Rich Tributes Paid to Basaveshwara and Ambedkar in London
Marking the Anti-discrimination day in London, Her Excellency Mrs. Ruchi .Ghanashyam, The Indian High commissioner to United Kingdom paid rich tributes to Basaveshwara and Ambedkar on 14th April. Basaveshwara and Ambedkar’s birth anniversaries are jointly celebrated as Anti-discrimination day in London every year.
This year, which is also the 885rd Birth Anniversary of Basaveshwara, was celebrated as joint anniversary of Basaveshwara and Ambedkar and also to mark as an anti-discrimination day in London. The Indian High commissioner to United Kingdom, Mrs. Ruchi Ghanashyam and The Deputy Indian High Commissioner, Mr Charanjeet Singh paid joint tribute to Basaveshwara and Ambedkar at Albert embankment in London.
The event was organized by the Former Mayor of the London borough of Lambeth, Dr Neeraj Patil on behalf of the Lambeth Basaveshwara Foundation, a non-profit organization that own’s the intellectual property rights of the Basaveshwara statue and its vicinity.Speaking on the occasion Dr Patil said, “We are paying tribute to both Basaveshwara and Ambedkar jointly because both share a conceptual relationship. Both opposed caste discrimination and gender inequality.”
Basaveshwara pioneered the idea of Democracy in the 12th century, Ambedkar was the architect of Indian Democracy and its Constitution. They were both champions of liberty, freedom of speech and human rights. Members of Indian community took a pledge at the statue to oppose caste discrimination, said Dr. Patil.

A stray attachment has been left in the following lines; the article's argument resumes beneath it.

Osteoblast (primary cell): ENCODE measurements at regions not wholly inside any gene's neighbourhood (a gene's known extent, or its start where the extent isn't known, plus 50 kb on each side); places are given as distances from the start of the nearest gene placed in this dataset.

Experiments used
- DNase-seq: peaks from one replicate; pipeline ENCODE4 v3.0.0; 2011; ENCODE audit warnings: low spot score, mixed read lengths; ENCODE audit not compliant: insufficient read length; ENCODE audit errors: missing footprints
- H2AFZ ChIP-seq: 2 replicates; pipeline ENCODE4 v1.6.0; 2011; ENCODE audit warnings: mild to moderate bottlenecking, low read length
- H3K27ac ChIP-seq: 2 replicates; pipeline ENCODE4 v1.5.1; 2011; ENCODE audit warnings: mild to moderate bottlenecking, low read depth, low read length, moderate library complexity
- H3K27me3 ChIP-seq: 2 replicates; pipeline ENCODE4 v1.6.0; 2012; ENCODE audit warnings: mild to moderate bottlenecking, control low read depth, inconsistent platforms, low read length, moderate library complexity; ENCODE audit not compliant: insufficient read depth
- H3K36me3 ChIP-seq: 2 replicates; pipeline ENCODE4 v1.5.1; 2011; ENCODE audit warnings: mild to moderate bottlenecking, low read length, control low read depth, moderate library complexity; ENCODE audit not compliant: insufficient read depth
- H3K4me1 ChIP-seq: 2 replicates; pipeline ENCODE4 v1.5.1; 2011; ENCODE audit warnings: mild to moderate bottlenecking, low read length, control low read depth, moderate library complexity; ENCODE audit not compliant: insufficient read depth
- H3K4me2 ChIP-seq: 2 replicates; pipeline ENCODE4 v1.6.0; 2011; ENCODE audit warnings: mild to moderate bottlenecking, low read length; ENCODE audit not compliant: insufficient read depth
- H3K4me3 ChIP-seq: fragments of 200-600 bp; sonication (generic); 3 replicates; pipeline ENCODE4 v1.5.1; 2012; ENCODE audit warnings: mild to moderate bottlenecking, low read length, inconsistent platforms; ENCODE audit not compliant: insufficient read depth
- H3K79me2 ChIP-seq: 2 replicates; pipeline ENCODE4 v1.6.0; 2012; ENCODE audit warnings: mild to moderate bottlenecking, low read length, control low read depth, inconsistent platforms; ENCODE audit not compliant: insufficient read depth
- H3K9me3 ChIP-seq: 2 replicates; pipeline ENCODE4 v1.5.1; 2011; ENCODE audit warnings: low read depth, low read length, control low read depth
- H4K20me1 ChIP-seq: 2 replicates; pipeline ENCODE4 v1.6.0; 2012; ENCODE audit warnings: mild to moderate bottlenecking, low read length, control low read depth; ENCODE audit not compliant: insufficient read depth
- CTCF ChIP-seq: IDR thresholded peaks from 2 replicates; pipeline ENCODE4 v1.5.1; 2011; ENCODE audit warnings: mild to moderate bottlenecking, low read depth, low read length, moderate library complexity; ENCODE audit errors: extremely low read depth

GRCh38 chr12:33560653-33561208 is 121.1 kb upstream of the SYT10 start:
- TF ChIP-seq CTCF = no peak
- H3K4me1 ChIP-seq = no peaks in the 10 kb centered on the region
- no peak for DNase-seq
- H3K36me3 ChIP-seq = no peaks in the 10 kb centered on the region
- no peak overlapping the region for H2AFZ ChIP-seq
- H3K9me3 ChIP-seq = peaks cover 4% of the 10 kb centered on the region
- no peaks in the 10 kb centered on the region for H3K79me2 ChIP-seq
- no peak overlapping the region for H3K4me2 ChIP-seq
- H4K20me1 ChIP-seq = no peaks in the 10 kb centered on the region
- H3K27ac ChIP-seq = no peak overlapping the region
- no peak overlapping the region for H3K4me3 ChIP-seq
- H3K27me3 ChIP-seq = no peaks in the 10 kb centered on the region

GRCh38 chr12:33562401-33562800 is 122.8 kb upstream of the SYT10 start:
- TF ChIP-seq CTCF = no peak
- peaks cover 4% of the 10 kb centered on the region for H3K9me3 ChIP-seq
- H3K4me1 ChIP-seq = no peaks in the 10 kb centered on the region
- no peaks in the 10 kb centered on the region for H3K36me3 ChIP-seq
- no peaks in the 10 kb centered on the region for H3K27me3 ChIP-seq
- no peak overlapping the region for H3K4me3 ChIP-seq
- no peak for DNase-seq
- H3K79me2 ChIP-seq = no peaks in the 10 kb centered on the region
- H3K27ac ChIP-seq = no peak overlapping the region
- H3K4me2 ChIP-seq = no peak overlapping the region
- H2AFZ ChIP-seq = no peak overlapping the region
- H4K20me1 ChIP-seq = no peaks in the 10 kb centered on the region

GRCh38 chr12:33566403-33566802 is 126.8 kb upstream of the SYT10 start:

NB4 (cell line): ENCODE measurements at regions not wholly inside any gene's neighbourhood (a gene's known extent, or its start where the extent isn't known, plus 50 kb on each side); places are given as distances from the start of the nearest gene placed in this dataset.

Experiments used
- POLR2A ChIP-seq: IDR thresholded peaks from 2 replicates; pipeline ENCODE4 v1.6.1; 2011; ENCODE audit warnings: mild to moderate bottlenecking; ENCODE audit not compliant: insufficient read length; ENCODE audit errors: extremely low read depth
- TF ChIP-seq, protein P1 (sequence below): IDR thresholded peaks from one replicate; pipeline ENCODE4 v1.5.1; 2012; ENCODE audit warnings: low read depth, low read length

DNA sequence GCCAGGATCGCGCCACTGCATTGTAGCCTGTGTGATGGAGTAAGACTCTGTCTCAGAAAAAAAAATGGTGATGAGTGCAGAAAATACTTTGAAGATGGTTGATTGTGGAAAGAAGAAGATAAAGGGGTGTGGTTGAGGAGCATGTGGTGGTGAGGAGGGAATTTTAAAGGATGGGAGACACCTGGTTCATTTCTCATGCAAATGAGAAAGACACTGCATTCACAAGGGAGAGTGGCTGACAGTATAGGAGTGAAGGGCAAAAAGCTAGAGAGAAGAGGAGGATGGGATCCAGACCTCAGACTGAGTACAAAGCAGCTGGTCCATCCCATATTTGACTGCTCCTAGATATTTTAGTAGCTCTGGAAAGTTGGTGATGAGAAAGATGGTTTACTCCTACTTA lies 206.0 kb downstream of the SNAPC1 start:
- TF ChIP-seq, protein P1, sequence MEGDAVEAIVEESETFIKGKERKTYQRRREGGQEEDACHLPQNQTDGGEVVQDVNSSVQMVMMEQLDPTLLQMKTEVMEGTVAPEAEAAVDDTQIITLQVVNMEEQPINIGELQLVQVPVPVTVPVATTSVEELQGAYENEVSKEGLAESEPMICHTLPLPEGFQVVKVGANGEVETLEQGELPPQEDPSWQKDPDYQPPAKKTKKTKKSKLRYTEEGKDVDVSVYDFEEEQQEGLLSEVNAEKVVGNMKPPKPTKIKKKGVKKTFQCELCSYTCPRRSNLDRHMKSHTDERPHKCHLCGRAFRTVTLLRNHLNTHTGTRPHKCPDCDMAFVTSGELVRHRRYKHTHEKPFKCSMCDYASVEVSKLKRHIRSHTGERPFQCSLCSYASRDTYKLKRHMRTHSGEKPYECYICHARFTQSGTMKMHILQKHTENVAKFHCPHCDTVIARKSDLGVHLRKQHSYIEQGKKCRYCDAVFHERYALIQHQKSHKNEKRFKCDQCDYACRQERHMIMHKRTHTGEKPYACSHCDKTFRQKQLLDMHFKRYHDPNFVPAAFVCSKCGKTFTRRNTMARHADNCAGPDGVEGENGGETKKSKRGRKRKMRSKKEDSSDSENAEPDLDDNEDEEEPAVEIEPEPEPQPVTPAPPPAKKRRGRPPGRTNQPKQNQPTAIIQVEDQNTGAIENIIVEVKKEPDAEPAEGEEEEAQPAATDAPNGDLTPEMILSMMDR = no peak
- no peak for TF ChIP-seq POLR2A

On 14th Nov 2015 Prime Minister Modi had simultaneously unveiled the statue of Basaveshwara and Ambedkar’s house in London.
Ambedkar House in London was brought by Government of Maharashtra and converted into a museum. He had stayed here while acquiring higher education in London during 1921-1922. The Ambedkar house is located in the London borough of Camden and the address is 10, King Henry’s Road, London NW3 3RP.
The Basaveshwara statue erected at the Albert Embankment is not only the first statue to be unveiled by an Indian Prime Minister in the UK, but is also the first conceptual statue approved by the British Cabinet in the vicinity of the British Parliament.